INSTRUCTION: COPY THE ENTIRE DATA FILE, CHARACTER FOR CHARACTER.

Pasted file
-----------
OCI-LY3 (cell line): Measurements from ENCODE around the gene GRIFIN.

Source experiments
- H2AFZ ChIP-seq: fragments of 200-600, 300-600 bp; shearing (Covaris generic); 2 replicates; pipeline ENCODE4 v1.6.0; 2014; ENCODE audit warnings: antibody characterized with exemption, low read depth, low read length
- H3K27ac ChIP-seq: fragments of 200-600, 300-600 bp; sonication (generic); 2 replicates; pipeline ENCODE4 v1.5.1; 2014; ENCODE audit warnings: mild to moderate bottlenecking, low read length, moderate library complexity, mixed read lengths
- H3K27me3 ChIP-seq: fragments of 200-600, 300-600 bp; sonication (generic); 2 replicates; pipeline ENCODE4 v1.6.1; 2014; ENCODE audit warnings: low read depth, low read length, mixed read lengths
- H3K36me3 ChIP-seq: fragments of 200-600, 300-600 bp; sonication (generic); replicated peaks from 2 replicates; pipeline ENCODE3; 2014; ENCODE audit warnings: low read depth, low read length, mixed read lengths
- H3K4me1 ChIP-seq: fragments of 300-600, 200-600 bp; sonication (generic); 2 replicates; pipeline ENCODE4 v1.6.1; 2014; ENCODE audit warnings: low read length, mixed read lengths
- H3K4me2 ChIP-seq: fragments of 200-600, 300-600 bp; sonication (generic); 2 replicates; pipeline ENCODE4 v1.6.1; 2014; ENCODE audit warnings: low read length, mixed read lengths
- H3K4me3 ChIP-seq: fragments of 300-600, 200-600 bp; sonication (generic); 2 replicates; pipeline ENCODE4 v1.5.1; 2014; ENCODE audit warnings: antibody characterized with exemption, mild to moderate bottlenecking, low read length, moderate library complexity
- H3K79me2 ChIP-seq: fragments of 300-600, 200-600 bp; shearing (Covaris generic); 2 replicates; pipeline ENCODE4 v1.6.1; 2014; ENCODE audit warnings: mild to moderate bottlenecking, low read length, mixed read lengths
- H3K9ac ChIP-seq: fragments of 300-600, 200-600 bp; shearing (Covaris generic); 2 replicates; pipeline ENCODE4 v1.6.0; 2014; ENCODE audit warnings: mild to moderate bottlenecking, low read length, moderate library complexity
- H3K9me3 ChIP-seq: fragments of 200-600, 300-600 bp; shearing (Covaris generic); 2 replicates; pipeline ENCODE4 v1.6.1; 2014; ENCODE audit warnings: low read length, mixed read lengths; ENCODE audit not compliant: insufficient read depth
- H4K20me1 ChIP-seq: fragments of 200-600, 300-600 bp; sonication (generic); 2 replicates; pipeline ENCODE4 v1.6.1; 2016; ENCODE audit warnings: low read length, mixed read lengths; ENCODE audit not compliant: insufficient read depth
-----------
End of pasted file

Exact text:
OCI-LY3 (cell line): Measurements from ENCODE around the gene GRIFIN.

Source experiments
- H2AFZ ChIP-seq: fragments of 200-600, 300-600 bp; shearing (Covaris generic); 2 replicates; pipeline ENCODE4 v1.6.0; 2014; ENCODE audit warnings: antibody characterized with exemption, low read depth, low read length
- H3K27ac ChIP-seq: fragments of 200-600, 300-600 bp; sonication (generic); 2 replicates; pipeline ENCODE4 v1.5.1; 2014; ENCODE audit warnings: mild to moderate bottlenecking, low read length, moderate library complexity, mixed read lengths
- H3K27me3 ChIP-seq: fragments of 200-600, 300-600 bp; sonication (generic); 2 replicates; pipeline ENCODE4 v1.6.1; 2014; ENCODE audit warnings: low read depth, low read length, mixed read lengths
- H3K36me3 ChIP-seq: fragments of 200-600, 300-600 bp; sonication (generic); replicated peaks from 2 replicates; pipeline ENCODE3; 2014; ENCODE audit warnings: low read depth, low read length, mixed read lengths
- H3K4me1 ChIP-seq: fragments of 300-600, 200-600 bp; sonication (generic); 2 replicates; pipeline ENCODE4 v1.6.1; 2014; ENCODE audit warnings: low read length, mixed read lengths
- H3K4me2 ChIP-seq: fragments of 200-600, 300-600 bp; sonication (generic); 2 replicates; pipeline ENCODE4 v1.6.1; 2014; ENCODE audit warnings: low read length, mixed read lengths
- H3K4me3 ChIP-seq: fragments of 300-600, 200-600 bp; sonication (generic); 2 replicates; pipeline ENCODE4 v1.5.1; 2014; ENCODE audit warnings: antibody characterized with exemption, mild to moderate bottlenecking, low read length, moderate library complexity
- H3K79me2 ChIP-seq: fragments of 300-600, 200-600 bp; shearing (Covaris generic); 2 replicates; pipeline ENCODE4 v1.6.1; 2014; ENCODE audit warnings: mild to moderate bottlenecking, low read length, mixed read lengths
- H3K9ac ChIP-seq: fragments of 300-600, 200-600 bp; shearing (Covaris generic); 2 replicates; pipeline ENCODE4 v1.6.0; 2014; ENCODE audit warnings: mild to moderate bottlenecking, low read length, moderate library complexity
- H3K9me3 ChIP-seq: fragments of 200-600, 300-600 bp; shearing (Covaris generic); 2 replicates; pipeline ENCODE4 v1.6.1; 2014; ENCODE audit warnings: low read length, mixed read lengths; ENCODE audit not compliant: insufficient read depth
- H4K20me1 ChIP-seq: fragments of 200-600, 300-600 bp; sonication (generic); 2 replicates; pipeline ENCODE4 v1.6.1; 2016; ENCODE audit warnings: low read length, mixed read lengths; ENCODE audit not compliant: insufficient read depth